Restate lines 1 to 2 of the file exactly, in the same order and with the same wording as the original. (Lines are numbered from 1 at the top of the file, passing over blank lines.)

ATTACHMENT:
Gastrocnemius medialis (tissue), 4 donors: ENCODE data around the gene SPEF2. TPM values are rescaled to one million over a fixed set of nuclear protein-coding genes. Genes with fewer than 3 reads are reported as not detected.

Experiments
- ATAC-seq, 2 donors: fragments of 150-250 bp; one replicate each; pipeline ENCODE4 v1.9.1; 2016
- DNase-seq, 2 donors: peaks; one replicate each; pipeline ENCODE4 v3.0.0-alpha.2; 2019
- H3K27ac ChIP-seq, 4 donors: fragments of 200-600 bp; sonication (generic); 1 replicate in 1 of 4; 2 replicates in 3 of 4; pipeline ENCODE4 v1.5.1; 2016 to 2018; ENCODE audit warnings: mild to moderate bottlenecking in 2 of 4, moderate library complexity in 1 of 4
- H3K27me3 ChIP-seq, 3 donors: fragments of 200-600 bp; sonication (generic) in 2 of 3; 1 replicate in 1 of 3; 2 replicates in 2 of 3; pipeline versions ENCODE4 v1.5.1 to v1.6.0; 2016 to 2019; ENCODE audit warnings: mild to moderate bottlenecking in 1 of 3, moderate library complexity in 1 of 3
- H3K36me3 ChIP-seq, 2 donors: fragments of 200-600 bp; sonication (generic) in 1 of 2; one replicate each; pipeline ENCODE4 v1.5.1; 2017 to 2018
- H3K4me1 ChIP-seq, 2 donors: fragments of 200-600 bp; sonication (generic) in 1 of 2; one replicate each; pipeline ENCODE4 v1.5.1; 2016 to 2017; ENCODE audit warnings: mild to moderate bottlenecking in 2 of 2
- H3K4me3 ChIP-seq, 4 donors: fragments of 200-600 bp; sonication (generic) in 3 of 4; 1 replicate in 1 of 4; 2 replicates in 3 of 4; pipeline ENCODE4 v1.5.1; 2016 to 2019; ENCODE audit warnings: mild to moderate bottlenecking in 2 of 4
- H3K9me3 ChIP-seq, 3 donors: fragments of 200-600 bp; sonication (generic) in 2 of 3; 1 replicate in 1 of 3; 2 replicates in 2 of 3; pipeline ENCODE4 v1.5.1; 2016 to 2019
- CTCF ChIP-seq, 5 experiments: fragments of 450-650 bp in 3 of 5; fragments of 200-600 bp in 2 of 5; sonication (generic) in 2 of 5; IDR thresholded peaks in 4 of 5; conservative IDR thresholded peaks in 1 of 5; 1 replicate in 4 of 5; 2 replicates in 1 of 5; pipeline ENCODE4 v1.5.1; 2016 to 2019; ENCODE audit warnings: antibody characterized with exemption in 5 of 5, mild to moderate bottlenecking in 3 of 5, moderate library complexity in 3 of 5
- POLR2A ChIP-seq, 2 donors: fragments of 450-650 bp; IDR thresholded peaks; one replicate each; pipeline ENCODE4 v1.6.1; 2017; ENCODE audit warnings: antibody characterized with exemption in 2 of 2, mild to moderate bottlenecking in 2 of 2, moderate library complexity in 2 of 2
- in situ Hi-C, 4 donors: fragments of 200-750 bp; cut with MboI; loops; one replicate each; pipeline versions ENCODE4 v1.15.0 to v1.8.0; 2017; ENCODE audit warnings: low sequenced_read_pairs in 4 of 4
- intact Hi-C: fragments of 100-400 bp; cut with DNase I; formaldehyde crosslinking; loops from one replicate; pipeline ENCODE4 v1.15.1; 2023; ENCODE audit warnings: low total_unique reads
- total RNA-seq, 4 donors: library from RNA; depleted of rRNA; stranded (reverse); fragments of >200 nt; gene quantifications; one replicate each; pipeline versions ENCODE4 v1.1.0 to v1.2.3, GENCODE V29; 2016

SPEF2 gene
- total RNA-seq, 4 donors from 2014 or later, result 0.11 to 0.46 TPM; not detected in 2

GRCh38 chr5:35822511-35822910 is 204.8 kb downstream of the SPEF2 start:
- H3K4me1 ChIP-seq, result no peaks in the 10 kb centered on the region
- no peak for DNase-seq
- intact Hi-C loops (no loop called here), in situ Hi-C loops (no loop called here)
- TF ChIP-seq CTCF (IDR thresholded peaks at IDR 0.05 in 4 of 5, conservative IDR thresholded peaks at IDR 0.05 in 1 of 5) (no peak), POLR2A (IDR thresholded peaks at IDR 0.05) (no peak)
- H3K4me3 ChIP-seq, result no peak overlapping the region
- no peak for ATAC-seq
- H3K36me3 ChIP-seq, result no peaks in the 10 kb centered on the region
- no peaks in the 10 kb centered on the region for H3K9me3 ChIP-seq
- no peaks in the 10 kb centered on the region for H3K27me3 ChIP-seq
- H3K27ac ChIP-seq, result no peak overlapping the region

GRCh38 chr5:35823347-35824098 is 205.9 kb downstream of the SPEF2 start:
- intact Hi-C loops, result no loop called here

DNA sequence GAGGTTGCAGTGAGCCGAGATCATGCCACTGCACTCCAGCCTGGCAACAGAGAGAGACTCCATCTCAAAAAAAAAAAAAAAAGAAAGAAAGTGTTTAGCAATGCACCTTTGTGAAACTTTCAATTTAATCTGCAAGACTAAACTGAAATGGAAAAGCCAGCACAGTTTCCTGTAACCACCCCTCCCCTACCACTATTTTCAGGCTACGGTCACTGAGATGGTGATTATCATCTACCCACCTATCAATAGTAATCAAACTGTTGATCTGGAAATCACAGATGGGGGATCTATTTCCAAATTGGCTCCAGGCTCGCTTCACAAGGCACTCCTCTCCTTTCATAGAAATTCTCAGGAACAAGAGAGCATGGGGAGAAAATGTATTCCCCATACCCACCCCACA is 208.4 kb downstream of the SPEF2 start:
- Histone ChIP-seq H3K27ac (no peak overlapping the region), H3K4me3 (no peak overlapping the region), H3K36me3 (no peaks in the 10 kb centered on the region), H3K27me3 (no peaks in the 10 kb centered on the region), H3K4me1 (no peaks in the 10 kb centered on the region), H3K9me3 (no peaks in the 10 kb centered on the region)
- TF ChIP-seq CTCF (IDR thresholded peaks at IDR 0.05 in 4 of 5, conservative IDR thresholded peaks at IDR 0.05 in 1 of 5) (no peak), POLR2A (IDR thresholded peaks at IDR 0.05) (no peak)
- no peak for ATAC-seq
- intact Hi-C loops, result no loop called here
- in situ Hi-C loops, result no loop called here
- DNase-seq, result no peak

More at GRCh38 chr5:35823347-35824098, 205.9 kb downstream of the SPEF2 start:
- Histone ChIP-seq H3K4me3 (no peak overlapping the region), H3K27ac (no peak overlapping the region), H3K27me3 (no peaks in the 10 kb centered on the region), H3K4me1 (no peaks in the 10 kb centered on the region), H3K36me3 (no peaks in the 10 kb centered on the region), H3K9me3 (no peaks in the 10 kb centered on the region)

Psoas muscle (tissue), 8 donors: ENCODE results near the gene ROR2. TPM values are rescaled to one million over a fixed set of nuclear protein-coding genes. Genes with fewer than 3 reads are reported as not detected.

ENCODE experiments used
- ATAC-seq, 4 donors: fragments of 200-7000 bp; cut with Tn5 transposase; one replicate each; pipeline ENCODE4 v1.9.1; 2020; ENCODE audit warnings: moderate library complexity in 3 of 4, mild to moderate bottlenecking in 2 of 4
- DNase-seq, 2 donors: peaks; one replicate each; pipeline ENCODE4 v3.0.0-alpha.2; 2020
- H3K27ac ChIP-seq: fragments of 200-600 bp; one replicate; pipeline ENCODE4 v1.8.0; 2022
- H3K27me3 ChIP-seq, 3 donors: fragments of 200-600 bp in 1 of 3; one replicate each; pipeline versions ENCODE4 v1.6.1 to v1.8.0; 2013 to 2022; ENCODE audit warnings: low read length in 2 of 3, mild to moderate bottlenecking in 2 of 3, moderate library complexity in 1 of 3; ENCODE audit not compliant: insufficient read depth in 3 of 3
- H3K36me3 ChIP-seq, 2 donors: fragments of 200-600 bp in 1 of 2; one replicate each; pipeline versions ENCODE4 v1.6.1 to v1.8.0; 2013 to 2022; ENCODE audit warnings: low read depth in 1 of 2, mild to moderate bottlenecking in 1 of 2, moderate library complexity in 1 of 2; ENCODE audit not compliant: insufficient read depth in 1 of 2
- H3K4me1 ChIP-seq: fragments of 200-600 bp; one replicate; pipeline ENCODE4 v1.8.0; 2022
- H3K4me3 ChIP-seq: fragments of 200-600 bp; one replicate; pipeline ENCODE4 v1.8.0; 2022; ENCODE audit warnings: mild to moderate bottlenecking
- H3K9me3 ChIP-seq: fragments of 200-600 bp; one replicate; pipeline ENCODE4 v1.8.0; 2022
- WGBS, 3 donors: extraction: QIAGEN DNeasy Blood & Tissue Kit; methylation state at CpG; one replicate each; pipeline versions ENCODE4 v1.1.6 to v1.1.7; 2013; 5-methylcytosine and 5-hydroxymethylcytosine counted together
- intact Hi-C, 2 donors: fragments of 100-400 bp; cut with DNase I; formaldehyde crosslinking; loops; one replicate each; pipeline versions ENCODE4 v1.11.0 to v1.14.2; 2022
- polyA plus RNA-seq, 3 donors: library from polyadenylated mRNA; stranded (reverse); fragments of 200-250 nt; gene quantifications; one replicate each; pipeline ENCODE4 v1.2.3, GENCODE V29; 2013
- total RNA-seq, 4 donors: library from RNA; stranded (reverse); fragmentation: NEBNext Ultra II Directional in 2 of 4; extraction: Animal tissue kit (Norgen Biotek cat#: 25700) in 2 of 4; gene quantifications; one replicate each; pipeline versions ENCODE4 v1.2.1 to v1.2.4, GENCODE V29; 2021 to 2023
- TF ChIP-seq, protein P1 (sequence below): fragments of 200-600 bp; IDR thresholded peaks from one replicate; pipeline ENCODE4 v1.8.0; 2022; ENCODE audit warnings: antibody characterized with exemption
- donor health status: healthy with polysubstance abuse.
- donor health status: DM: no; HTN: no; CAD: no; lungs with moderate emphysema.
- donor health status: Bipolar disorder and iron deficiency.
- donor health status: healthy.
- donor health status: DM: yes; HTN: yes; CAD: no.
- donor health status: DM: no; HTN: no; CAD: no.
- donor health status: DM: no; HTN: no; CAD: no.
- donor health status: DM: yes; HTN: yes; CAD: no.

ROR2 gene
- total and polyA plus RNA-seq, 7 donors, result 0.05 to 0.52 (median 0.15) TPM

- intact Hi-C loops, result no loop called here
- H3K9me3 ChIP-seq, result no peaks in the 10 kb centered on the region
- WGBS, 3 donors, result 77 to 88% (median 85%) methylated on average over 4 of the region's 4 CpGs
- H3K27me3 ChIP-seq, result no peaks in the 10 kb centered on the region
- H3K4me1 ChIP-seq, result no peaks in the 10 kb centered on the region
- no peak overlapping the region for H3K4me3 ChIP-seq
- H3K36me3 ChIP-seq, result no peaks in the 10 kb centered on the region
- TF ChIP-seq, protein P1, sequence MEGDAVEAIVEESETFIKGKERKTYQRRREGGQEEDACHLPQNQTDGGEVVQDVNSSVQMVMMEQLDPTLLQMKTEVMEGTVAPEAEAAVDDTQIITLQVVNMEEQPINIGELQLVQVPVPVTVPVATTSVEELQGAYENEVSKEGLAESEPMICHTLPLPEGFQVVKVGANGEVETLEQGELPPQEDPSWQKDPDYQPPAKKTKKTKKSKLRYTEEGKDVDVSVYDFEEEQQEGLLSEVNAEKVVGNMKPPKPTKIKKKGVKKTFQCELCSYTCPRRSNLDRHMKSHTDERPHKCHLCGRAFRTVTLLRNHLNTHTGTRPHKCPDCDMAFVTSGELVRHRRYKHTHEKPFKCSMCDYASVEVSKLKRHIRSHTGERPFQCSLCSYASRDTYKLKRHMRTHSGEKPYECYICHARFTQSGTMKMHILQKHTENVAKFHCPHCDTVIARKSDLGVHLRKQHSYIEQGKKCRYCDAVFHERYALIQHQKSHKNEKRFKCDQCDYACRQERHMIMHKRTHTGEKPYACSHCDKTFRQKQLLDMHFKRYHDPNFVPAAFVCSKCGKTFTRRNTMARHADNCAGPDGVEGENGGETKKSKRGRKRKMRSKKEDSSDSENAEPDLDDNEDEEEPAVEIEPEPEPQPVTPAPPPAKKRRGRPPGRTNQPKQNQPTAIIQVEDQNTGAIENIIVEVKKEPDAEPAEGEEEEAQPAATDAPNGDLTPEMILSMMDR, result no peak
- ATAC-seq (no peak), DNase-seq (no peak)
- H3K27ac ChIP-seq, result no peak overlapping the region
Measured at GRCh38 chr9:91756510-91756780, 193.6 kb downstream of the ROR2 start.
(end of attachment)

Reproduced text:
Gastrocnemius medialis (tissue), 4 donors: ENCODE data around the gene SPEF2. TPM values are rescaled to one million over a fixed set of nuclear protein-coding genes. Genes with fewer than 3 reads are reported as not detected.

Experiments